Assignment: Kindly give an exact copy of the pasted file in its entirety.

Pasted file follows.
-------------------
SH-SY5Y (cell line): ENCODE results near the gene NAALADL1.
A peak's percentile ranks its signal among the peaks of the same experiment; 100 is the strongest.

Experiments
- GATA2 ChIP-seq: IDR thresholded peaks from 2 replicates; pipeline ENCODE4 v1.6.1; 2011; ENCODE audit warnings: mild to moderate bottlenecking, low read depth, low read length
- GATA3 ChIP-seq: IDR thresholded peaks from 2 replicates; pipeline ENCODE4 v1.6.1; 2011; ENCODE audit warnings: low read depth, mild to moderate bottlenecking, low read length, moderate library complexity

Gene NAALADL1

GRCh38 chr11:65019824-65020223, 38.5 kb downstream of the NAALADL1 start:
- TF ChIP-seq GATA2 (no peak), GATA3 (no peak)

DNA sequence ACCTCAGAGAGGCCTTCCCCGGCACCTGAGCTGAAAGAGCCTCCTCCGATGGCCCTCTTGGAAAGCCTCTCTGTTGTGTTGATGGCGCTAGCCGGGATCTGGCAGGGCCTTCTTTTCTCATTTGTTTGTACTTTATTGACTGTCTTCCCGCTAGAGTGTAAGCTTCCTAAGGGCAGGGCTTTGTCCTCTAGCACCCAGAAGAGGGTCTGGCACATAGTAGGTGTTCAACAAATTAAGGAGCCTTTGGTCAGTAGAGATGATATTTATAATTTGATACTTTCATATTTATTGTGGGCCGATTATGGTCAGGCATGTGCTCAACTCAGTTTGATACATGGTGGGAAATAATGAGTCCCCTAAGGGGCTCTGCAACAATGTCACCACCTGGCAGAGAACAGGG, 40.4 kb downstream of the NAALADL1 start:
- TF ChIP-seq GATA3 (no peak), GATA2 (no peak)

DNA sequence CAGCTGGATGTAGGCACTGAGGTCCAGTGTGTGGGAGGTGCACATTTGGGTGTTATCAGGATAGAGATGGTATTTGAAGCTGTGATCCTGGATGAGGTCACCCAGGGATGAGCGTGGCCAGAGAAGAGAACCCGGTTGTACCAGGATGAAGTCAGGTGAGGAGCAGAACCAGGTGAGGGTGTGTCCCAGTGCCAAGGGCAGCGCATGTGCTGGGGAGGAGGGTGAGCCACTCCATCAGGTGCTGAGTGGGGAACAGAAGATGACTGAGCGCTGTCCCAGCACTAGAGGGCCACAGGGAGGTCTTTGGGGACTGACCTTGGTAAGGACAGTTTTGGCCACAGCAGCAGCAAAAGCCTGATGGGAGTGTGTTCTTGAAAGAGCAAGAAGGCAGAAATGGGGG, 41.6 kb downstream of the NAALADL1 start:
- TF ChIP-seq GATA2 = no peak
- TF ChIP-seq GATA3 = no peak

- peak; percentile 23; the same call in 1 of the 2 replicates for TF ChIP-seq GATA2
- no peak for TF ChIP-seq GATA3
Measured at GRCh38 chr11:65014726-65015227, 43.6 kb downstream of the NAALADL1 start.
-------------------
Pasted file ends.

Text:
SH-SY5Y (cell line): ENCODE results near the gene NAALADL1.
A peak's percentile ranks its signal among the peaks of the same experiment; 100 is the strongest.

Experiments
- GATA2 ChIP-seq: IDR thresholded peaks from 2 replicates; pipeline ENCODE4 v1.6.1; 2011; ENCODE audit warnings: mild to moderate bottlenecking, low read depth, low read length
- GATA3 ChIP-seq: IDR thresholded peaks from 2 replicates; pipeline ENCODE4 v1.6.1; 2011; ENCODE audit warnings: low read depth, mild to moderate bottlenecking, low read length, moderate library complexity

Gene NAALADL1

GRCh38 chr11:65019824-65020223, 38.5 kb downstream of the NAALADL1 start:
- TF ChIP-seq GATA2 (no peak), GATA3 (no peak)

DNA sequence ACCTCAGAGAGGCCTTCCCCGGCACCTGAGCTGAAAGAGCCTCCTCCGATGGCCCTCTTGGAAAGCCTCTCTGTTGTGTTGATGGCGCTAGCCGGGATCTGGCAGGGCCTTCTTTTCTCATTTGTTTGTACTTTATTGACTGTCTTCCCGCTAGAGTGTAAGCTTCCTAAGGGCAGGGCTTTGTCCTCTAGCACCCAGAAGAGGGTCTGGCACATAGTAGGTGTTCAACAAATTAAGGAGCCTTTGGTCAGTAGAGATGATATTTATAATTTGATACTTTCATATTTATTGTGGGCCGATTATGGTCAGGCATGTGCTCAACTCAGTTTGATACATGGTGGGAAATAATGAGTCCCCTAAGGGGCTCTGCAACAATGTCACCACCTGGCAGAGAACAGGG, 40.4 kb downstream of the NAALADL1 start:
- TF ChIP-seq GATA3 (no peak), GATA2 (no peak)

DNA sequence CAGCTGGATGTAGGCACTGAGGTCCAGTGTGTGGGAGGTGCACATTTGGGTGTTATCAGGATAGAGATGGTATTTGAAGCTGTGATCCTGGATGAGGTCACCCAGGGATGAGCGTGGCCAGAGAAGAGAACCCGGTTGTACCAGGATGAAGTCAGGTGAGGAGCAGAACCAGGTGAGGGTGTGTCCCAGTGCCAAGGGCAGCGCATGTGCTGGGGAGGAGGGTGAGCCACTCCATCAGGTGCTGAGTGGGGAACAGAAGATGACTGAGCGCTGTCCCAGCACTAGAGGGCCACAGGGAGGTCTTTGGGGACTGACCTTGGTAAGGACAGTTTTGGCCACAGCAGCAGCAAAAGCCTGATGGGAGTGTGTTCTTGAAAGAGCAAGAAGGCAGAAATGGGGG, 41.6 kb downstream of the NAALADL1 start:
- TF ChIP-seq GATA2 = no peak
- TF ChIP-seq GATA3 = no peak

- peak; percentile 23; the same call in 1 of the 2 replicates for TF ChIP-seq GATA2
- no peak for TF ChIP-seq GATA3
Measured at GRCh38 chr11:65014726-65015227, 43.6 kb downstream of the NAALADL1 start.